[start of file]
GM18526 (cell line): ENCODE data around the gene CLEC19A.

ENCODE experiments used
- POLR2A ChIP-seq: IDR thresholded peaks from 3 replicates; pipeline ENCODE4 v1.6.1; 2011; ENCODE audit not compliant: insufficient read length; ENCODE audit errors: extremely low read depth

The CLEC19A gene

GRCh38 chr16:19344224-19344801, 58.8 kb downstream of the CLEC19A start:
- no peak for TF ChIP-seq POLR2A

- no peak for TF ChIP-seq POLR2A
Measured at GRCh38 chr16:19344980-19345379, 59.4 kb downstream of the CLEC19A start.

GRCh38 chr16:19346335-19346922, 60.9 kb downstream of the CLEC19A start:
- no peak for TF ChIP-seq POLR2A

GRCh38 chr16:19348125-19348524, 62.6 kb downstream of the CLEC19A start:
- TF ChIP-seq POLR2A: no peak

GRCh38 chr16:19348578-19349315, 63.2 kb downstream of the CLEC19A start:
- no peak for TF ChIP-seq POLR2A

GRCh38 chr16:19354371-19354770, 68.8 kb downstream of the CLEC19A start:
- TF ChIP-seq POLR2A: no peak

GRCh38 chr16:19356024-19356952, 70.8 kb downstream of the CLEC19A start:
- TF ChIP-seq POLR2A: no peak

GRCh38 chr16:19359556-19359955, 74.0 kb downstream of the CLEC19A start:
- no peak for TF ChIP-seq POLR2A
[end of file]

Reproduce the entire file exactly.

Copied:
GM18526 (cell line): ENCODE data around the gene CLEC19A.

ENCODE experiments used
- POLR2A ChIP-seq: IDR thresholded peaks from 3 replicates; pipeline ENCODE4 v1.6.1; 2011; ENCODE audit not compliant: insufficient read length; ENCODE audit errors: extremely low read depth

The CLEC19A gene

GRCh38 chr16:19344224-19344801, 58.8 kb downstream of the CLEC19A start:
- no peak for TF ChIP-seq POLR2A

- no peak for TF ChIP-seq POLR2A
Measured at GRCh38 chr16:19344980-19345379, 59.4 kb downstream of the CLEC19A start.

GRCh38 chr16:19346335-19346922, 60.9 kb downstream of the CLEC19A start:
- no peak for TF ChIP-seq POLR2A

GRCh38 chr16:19348125-19348524, 62.6 kb downstream of the CLEC19A start:
- TF ChIP-seq POLR2A: no peak

GRCh38 chr16:19348578-19349315, 63.2 kb downstream of the CLEC19A start:
- no peak for TF ChIP-seq POLR2A

GRCh38 chr16:19354371-19354770, 68.8 kb downstream of the CLEC19A start:
- TF ChIP-seq POLR2A: no peak

GRCh38 chr16:19356024-19356952, 70.8 kb downstream of the CLEC19A start:
- TF ChIP-seq POLR2A: no peak

GRCh38 chr16:19359556-19359955, 74.0 kb downstream of the CLEC19A start:
- no peak for TF ChIP-seq POLR2A